Parallel ssh

I’m increasingly working on clusters of systems – be they traditional HPC clusters running some MPI based software or less traditional clusters running software such as Hadoop‘s HDFS and MapReduce.

In both cases, the underlying operating systems are largely the same – pretty standard Linux systems running one of the main Linux distributions (Debian, Ubuntu, Red Hat Enterprise Linux, CentOS, SuSE Linux Enterprise Server or OpenSUSE).

There are various tools for creating standard system images and pushing those to each of the cluster nodes – and I use those (more in a future post), but often, you need to perform the same task on a bunch of the cluster nodes or maybe all of them. This task is best achieved by simply ssh’ing into each of the nodes and running some command (be it a status command such as uptime, or ps or a command to install a new piece of software).

Normally, one or more users on the cluster will have been configured to use password-less logins with ssh so a first-pass at running ssh commands on multiple systems would be to script the ssh calls from a management cluster node.  The following is an example script for checking the uptime on each node of our example cluster (which has nodes from cluster02 to cluster20, I’m assuming we’re running on cluster01).

for addr in {2..20}
 num=`printf "%02d" $addr`
 echo -n "cluster${num}:" && ssh cluster${num} uptime

The script works, the downside is you have to create a new script each time you have a new command to run, or a slightly different sequence of actions you want to perform (you could improve the above by passing the command to be run as an argument to the script but even then the approach is limited).

What you really need at this stage is a parallel ssh, an ssh command which can be instructed to run the same command against multiple nodes. Ideally, the ssh command can merge the output from multiple systems if the output is the same – making it easier for the person running the parallel ssh command to understand which cluster nodes share the same status.

A quick search through Debian’s packages and a Google for parallel ssh turns up a few candidates,

This article reviews a number of these shells.

After looking at a few of these, I’ve settled on using pdsh. Each of the tools listed above use slightly different approaches – some provide multiple xterms in which to run commands – some provide a lot of flexibility in how the output is combined. What I like about pdsh is that it provides a pretty straightforward syntax to invoke commands and, most importantly for me, it cleanly merges the output from multiple hosts – allowing me to very quickly see the differences in a command’s output from different hosts.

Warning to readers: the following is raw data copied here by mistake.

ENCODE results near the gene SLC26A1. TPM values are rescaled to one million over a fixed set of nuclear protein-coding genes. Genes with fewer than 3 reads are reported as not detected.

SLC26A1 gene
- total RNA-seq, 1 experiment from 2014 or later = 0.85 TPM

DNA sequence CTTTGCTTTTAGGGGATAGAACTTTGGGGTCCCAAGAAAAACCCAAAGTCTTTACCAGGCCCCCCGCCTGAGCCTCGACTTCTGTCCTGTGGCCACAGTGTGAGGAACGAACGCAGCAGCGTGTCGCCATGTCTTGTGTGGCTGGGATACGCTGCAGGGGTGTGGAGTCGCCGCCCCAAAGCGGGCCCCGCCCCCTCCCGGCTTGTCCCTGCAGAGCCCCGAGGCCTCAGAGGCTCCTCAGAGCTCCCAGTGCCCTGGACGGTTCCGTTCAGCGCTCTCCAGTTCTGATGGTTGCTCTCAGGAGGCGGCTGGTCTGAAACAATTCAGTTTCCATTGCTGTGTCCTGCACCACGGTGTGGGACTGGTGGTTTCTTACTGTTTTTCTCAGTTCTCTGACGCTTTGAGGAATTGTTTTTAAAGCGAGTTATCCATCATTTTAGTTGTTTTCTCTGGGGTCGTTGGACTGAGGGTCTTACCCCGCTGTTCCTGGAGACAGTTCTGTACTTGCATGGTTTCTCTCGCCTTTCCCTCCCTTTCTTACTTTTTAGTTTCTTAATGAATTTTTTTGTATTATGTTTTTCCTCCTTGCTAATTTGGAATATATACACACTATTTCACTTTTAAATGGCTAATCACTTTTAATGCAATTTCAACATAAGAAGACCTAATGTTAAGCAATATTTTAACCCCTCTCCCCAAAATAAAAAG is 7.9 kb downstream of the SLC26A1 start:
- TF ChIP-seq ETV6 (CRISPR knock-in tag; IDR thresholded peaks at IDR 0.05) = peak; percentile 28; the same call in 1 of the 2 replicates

You will need to configure your password-less ssh operation as normal. Once you have done that, on Debian or Ubuntu,  edit /etc/pdsh/rcmd_default and change the contents of this file to a single line containing the following,


(create the file it it doesn’t exist).

Now you can run a command, such as date (to verify if NTP is working correctly) on multiple hosts with the following,

pdsh -w cluster[01-05] date

This runs date on cluster01,cluster02,cluster03,cluster04 and cluster05 and returns the output. To consolidate the output from multiple nodes into a compact display format, pdsh comes with a second tool called dshbak, used as follows,

pdsh -w cluster[01-05] date | dshbak -c

Personally, I find this output most readable. On Debian and Ubuntu systems, to invoke dshbak by default, edit /usr/bin/pdsh (which is a shell script wrapper) and change the invocation line from

exec -a pdsh /usr/bin/pdsh.bin "$@"


exec -a pdsh /usr/bin/pdsh.bin "$@" | /usr/bin/dshbak -c

Now when you invoke pdsh by default, it’s output will be piped through dshbak.

sudo via ssh

By default, if you attempt to run sudo through ssh, when you respond to the password prompt from sudo – it will echo the password back on your console. To avoid this, provide the -t option to ssh which forces the remote session to behave as if run through a normal tty (and thus masks the password), for example,

ssh -t sudo shutdown -r now